The ‘idea’, if you can call it that, came from the fact that all over the summer I’d been living with all sorts of insects flying around the place through the open windows and doors and they were having the run of the place. There was a grasshopper literally living in the bathroom for about three weeks watching my every move, I actually became quite attached to it.

Also, giant moths flying into my face while I was asleep, it was like something out of The Secret Garden, and I’m not really one to go on killing sprees. It was also very interesting just how dominant they became.

The rest of the words tie in to the slightly unsettling and chaotic vibe of the rest of the record I think, but in effect, the track actually means nothing however hard the rhyming dictionary was hit (laughs).

The title is a switcheroo of a Wire song from their first album if anyone hadn’t clocked, mainly because the music sounded a little like them, so there’s another reference too.

You’ve hinted that “B.L.E.A.K.” offers a clue as to what the title of the album is about. Care to elaborate on this still further, or is it for us to work out?

What is this? Piers Morgan’s Life Stories? (laughs) Actually, popping any mystery a little, that particular set of words are possibly the most plain and literal set we’ve got in our entire canon.

It’s really just about friends and family and ‘maturing’ and being a bit more melancholy and aware of it. It’s probably fair to say the second verse is a fair bit darker than the first, but that’s the general gist overall.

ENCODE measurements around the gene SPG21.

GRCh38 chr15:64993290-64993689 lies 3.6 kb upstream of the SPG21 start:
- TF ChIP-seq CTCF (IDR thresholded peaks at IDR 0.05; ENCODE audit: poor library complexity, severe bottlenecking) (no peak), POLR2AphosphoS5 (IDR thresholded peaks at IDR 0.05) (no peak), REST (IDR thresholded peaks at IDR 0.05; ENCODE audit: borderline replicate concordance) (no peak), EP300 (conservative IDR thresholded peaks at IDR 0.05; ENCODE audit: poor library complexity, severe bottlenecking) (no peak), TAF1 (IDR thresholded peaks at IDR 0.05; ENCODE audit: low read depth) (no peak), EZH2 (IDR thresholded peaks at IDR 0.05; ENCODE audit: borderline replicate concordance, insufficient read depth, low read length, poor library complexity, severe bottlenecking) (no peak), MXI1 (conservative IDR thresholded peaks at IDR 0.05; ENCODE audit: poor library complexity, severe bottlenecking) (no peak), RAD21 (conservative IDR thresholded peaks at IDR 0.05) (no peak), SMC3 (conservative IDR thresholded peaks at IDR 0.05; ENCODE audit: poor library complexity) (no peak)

The origin of the album title mentioned in the lyric is slightly more interesting maybe. It comes from an unusual series of dreams I had every night for about a week during the making of the record which featured a specific person I know.

I just thought it was odd dreaming about the same person randomly for so long, it evoked the phrase and in turn, I thought it sounded nice for the record title.

I’m not sure if there was any telepathy involved here, but I do genuinely seem to get contact from this person when I think about them, which I did straight after the dreams – so for me at least, it’s quite significant.

Would you say there was a theme tying the album together, like with Amyl Nights?

We actually started the first track “Bad Times” in the same session that Amyl Nights was finished. We’d spent 13 months on Amyl Nights and were desperate to get away from the fairly strict dancefloor constraints we’d given ourselves, so there’s a conscious effort to be more concise, less oblique and eclectic and much more punchy and direct.

We wanted the new record to sound like a true band effort, basically. There’s a rough template of the same set of sounds for a start which wasn’t on the last one, it kept us in check to a certain extent.